On 30 September 2014, the German Bundeskartellamt published a revised guidance paper on "Domestic Effects in Merger Control". The guidance paper aims to provide more legal certainty for concentrations between companies based outside Germany, which often raise the question as to whether German notification thresholds are triggered. The paper provides an analytical framework to assess scenarios in which domestic effects can either be clearly identified or ruled out and identifies essential criteria for the necessary case-by-case assessment of domestic effects in other cases.
Under German law, the obligation to notify is triggered if the relevant turnover thresholds are met. This is the case if the combined aggregate global turnover of all companies involved exceeded EUR 500 million in the past financial year; at least one company achieved turnover in Germany of more than EUR 25 million; and the turnover of another company involved exceeded EUR 5 million. Additionally, the concentration must have a significant effect in Germany.
Domestic effects can clearly be identified if the concentrations involve only two companies and the target company is active in Germany and its turnover exceeds at least the second domestic turnover threshold of EUR 5 million. These concentrations thus need to be notified.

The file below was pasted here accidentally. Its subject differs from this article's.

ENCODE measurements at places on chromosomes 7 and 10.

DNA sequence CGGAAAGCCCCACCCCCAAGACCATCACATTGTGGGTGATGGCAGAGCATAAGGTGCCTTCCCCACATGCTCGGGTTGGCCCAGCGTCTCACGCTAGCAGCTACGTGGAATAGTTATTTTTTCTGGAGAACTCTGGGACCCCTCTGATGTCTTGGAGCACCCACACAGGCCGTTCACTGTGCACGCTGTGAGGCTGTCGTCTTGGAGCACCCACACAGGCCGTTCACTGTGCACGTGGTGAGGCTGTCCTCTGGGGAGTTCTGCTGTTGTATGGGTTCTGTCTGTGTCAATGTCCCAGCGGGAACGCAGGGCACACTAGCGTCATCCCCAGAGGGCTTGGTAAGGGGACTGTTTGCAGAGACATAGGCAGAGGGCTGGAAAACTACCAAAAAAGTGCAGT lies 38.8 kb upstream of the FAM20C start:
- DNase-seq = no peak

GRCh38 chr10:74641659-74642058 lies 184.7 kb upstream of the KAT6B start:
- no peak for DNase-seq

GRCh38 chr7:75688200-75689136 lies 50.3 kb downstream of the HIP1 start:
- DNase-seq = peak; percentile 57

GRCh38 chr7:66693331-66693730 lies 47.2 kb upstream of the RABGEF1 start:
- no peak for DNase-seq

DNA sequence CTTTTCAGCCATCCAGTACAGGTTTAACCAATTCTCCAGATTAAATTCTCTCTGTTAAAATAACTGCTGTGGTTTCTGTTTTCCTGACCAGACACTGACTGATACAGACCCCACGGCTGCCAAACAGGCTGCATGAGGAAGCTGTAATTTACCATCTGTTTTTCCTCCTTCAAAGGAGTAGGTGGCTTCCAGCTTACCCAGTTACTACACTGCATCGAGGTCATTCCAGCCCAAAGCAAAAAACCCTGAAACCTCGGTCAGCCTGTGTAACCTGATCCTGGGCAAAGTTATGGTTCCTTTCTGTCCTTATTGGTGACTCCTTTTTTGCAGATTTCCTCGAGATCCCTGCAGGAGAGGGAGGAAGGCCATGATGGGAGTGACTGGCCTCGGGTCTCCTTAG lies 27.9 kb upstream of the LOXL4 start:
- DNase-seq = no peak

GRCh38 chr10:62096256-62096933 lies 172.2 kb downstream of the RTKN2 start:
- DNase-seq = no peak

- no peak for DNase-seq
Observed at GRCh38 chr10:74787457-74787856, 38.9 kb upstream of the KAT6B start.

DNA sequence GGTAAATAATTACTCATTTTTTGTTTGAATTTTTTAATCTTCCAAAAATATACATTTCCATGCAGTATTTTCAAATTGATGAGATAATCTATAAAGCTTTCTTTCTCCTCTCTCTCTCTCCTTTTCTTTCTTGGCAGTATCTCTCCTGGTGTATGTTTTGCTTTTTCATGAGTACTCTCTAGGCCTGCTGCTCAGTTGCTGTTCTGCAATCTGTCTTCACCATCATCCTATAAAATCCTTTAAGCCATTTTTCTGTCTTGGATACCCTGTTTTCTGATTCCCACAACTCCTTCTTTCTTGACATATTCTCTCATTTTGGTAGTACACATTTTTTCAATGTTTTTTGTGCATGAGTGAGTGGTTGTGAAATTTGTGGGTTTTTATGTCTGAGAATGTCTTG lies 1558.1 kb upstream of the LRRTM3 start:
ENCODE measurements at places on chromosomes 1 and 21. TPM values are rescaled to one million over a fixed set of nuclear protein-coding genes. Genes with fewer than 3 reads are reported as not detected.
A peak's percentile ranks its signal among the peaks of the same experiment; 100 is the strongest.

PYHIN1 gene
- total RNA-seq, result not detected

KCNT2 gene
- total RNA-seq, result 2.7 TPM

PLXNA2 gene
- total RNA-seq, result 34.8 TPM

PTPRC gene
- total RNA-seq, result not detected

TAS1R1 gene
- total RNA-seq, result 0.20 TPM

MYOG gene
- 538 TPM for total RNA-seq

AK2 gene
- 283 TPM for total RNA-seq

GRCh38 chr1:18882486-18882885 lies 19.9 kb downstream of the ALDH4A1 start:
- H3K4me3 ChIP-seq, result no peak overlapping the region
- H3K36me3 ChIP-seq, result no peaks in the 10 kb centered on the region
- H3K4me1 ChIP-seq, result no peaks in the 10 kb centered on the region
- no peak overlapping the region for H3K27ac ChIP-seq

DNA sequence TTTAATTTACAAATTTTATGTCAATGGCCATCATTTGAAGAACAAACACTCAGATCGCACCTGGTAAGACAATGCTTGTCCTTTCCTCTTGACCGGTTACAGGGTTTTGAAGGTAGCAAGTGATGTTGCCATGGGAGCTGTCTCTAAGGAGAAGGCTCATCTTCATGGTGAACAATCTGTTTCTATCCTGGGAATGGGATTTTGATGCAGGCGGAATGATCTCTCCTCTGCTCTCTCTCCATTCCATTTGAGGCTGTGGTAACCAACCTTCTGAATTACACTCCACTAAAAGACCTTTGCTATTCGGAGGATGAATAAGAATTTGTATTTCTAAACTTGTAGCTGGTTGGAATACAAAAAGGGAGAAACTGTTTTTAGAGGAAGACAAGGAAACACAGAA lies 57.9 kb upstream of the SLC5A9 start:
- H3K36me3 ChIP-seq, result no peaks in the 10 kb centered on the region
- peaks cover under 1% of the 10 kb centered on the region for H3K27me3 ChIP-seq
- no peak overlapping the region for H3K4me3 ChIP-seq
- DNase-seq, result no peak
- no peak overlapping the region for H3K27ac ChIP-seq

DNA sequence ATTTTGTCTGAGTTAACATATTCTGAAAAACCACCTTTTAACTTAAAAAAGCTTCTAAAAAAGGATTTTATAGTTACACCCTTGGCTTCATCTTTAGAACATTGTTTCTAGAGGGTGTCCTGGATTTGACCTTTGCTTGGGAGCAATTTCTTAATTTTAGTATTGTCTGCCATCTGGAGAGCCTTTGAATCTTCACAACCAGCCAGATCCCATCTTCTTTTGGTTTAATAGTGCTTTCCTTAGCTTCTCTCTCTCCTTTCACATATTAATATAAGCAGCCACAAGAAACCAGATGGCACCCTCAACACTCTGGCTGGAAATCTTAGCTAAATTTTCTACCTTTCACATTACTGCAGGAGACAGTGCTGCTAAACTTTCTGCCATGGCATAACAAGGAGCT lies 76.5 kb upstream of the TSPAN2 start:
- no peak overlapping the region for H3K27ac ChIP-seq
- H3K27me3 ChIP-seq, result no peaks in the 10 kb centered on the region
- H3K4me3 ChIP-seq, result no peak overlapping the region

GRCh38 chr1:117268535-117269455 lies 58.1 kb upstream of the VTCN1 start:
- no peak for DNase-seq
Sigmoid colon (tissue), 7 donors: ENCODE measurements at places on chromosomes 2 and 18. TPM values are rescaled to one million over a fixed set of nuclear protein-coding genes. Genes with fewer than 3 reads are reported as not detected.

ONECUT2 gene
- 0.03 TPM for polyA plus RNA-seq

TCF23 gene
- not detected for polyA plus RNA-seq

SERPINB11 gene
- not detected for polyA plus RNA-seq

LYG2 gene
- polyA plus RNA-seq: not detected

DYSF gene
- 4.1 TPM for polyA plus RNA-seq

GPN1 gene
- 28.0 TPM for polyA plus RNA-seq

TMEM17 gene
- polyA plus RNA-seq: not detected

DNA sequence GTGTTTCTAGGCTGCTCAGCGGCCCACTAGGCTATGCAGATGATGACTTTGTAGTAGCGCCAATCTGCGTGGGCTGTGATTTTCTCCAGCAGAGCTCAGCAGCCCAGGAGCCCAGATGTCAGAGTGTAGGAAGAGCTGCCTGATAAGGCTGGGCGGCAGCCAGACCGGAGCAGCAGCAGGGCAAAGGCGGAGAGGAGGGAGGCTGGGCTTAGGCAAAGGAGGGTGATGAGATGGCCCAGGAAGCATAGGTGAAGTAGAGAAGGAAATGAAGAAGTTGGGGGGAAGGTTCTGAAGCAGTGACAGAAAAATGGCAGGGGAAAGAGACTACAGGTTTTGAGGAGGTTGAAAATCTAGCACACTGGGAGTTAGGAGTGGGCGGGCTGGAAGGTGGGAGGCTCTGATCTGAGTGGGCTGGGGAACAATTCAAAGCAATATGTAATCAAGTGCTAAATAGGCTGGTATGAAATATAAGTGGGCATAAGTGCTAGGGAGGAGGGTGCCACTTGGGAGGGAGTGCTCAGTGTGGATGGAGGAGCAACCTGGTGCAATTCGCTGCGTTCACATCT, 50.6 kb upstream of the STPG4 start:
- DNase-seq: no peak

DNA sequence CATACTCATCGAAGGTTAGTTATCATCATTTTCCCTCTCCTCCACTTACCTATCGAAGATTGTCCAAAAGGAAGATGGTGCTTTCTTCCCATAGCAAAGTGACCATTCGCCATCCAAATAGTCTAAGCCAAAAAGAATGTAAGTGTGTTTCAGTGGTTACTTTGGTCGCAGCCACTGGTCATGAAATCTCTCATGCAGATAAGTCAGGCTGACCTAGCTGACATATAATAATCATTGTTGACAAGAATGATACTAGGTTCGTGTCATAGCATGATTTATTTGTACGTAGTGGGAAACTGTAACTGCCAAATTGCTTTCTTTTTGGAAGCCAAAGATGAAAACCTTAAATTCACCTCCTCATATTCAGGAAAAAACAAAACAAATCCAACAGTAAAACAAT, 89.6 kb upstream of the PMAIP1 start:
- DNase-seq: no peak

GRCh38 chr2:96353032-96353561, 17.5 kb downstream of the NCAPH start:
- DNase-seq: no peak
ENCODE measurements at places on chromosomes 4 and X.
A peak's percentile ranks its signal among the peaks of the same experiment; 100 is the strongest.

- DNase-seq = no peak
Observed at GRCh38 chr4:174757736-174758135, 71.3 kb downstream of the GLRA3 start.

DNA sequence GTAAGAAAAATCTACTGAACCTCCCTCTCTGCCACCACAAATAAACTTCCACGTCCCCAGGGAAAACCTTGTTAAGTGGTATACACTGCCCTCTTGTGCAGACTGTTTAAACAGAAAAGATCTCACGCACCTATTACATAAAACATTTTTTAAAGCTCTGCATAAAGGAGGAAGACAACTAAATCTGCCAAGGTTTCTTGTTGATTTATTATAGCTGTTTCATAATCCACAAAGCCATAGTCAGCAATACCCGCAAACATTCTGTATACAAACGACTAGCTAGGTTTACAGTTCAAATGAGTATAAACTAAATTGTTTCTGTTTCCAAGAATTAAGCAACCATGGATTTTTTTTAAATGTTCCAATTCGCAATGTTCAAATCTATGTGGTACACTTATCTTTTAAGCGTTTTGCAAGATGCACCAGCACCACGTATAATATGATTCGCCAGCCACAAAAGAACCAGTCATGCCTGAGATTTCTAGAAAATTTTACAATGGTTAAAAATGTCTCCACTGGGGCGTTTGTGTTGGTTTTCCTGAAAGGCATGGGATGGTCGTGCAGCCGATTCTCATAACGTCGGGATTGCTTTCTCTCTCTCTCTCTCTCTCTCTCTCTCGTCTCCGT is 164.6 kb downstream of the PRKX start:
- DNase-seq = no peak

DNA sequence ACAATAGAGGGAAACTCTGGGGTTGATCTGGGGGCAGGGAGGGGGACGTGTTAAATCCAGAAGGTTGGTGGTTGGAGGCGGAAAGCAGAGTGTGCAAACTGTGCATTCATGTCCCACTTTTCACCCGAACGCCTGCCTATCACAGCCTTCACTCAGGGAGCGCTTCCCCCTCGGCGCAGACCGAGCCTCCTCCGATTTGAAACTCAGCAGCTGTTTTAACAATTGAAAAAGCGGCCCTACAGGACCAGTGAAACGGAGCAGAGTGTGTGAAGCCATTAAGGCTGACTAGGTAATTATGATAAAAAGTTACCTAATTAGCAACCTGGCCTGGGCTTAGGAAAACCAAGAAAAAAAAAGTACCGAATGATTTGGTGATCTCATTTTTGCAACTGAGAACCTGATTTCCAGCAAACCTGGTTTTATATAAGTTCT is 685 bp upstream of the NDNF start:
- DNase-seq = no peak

Concentrations involving more than two companies (i.e. in joint venture situations) are exempted from notification if the companies are neither active nor potentially active on a market that includes Germany, or if the parent companies of the joint venture do not compete with each other on the joint venture’s relevant German product market (or on domestic upstream and downstream markets).
The concentration of two or more companies will be subject to merger control if the turnover achieved by the joint venture exceeds EUR 5 million in Germany or anticipates to exceed this threshold within three to five years in the case of a newly established joint venture company or if the joint venture has or expects to have a market share of more than 5 %.
Even if the above thresholds are not met, the joint venture may have to be notified if it involves the transfer of significant resources (e.g. intellectual property rights and know-how). Finally, domestic effects could result from spill-over effects if the parent companies are active on the same market as the joint venture and they have a combined market share of more than 20%.
The guidance paper provides useful guidance for foreign-to-foreign mergers between two companies. However, in the case of joint ventures an often complex case-by-case analysis is still required.